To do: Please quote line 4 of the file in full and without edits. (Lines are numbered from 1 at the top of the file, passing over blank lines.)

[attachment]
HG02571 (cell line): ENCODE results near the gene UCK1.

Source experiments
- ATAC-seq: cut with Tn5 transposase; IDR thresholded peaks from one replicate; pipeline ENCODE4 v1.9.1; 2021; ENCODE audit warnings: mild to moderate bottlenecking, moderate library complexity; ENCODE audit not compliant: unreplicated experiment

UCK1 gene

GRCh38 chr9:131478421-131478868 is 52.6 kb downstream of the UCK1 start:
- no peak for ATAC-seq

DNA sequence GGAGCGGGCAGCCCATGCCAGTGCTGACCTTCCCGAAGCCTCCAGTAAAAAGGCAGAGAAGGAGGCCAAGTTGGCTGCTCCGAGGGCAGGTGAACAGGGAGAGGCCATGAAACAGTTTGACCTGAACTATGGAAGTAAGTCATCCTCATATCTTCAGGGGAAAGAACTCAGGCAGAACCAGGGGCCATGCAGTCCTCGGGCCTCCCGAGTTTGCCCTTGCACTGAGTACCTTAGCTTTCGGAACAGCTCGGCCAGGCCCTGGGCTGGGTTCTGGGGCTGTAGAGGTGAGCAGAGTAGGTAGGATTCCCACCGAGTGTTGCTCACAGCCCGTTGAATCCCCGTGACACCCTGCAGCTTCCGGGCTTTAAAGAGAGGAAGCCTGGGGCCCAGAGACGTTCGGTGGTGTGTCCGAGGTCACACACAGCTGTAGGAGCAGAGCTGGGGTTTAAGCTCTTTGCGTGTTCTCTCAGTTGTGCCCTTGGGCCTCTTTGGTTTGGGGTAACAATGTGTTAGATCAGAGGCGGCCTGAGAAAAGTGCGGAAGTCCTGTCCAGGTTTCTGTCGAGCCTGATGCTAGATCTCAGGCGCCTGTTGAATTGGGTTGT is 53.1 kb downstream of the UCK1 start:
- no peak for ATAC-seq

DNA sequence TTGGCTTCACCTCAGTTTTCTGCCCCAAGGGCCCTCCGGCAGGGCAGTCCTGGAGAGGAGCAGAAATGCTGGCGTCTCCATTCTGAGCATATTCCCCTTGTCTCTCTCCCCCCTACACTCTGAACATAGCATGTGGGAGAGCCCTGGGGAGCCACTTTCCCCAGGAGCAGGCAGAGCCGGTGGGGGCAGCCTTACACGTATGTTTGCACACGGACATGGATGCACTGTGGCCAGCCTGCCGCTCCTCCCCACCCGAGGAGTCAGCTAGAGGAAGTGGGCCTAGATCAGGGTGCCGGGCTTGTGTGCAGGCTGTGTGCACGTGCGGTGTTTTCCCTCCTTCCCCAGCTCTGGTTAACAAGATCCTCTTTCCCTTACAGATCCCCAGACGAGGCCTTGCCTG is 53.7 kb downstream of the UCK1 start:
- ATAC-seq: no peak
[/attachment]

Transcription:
UCK1 gene